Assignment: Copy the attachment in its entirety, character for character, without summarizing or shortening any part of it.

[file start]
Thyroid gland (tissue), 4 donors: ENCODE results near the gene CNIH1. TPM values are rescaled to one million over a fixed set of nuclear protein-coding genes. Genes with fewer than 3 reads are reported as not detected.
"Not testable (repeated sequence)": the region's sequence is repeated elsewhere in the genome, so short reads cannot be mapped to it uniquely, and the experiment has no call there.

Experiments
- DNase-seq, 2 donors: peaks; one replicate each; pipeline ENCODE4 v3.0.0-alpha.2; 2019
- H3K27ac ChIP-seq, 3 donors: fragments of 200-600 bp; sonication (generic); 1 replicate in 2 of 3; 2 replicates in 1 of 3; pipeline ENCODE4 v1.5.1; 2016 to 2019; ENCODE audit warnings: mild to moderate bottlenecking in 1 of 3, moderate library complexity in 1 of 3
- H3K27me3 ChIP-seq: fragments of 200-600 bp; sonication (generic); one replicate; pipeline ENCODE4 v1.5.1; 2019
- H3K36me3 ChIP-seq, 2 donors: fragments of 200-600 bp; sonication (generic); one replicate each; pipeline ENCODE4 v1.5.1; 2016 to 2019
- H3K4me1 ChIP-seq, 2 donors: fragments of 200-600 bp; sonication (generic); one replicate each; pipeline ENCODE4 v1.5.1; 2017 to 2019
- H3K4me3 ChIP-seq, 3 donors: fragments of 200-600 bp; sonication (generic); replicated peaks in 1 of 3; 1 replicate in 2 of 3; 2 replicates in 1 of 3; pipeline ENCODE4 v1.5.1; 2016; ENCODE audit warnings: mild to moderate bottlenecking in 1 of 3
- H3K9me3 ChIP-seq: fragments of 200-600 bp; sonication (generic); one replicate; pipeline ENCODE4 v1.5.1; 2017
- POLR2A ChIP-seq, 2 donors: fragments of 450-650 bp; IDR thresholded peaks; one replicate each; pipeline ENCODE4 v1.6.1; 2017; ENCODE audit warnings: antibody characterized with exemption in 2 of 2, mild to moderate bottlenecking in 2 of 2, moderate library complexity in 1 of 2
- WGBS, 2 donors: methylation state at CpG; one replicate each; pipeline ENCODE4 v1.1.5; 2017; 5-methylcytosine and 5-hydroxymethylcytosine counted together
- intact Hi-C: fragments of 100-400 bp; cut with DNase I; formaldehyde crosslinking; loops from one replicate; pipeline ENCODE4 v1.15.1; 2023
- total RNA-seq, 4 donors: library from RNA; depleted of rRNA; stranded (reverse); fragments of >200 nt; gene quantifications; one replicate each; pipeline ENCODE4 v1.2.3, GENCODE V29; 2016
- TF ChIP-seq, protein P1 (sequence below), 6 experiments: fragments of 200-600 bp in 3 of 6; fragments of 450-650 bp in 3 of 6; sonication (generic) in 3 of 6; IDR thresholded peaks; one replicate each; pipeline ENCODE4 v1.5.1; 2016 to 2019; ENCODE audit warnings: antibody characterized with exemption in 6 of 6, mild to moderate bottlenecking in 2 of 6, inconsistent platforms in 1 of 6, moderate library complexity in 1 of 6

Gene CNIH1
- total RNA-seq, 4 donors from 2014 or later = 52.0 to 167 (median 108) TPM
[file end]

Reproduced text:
Thyroid gland (tissue), 4 donors: ENCODE results near the gene CNIH1. TPM values are rescaled to one million over a fixed set of nuclear protein-coding genes. Genes with fewer than 3 reads are reported as not detected.
"Not testable (repeated sequence)": the region's sequence is repeated elsewhere in the genome, so short reads cannot be mapped to it uniquely, and the experiment has no call there.

Experiments
- DNase-seq, 2 donors: peaks; one replicate each; pipeline ENCODE4 v3.0.0-alpha.2; 2019
- H3K27ac ChIP-seq, 3 donors: fragments of 200-600 bp; sonication (generic); 1 replicate in 2 of 3; 2 replicates in 1 of 3; pipeline ENCODE4 v1.5.1; 2016 to 2019; ENCODE audit warnings: mild to moderate bottlenecking in 1 of 3, moderate library complexity in 1 of 3
- H3K27me3 ChIP-seq: fragments of 200-600 bp; sonication (generic); one replicate; pipeline ENCODE4 v1.5.1; 2019
- H3K36me3 ChIP-seq, 2 donors: fragments of 200-600 bp; sonication (generic); one replicate each; pipeline ENCODE4 v1.5.1; 2016 to 2019
- H3K4me1 ChIP-seq, 2 donors: fragments of 200-600 bp; sonication (generic); one replicate each; pipeline ENCODE4 v1.5.1; 2017 to 2019
- H3K4me3 ChIP-seq, 3 donors: fragments of 200-600 bp; sonication (generic); replicated peaks in 1 of 3; 1 replicate in 2 of 3; 2 replicates in 1 of 3; pipeline ENCODE4 v1.5.1; 2016; ENCODE audit warnings: mild to moderate bottlenecking in 1 of 3
- H3K9me3 ChIP-seq: fragments of 200-600 bp; sonication (generic); one replicate; pipeline ENCODE4 v1.5.1; 2017
- POLR2A ChIP-seq, 2 donors: fragments of 450-650 bp; IDR thresholded peaks; one replicate each; pipeline ENCODE4 v1.6.1; 2017; ENCODE audit warnings: antibody characterized with exemption in 2 of 2, mild to moderate bottlenecking in 2 of 2, moderate library complexity in 1 of 2
- WGBS, 2 donors: methylation state at CpG; one replicate each; pipeline ENCODE4 v1.1.5; 2017; 5-methylcytosine and 5-hydroxymethylcytosine counted together
- intact Hi-C: fragments of 100-400 bp; cut with DNase I; formaldehyde crosslinking; loops from one replicate; pipeline ENCODE4 v1.15.1; 2023
- total RNA-seq, 4 donors: library from RNA; depleted of rRNA; stranded (reverse); fragments of >200 nt; gene quantifications; one replicate each; pipeline ENCODE4 v1.2.3, GENCODE V29; 2016
- TF ChIP-seq, protein P1 (sequence below), 6 experiments: fragments of 200-600 bp in 3 of 6; fragments of 450-650 bp in 3 of 6; sonication (generic) in 3 of 6; IDR thresholded peaks; one replicate each; pipeline ENCODE4 v1.5.1; 2016 to 2019; ENCODE audit warnings: antibody characterized with exemption in 6 of 6, mild to moderate bottlenecking in 2 of 6, inconsistent platforms in 1 of 6, moderate library complexity in 1 of 6

Gene CNIH1
- total RNA-seq, 4 donors from 2014 or later = 52.0 to 167 (median 108) TPM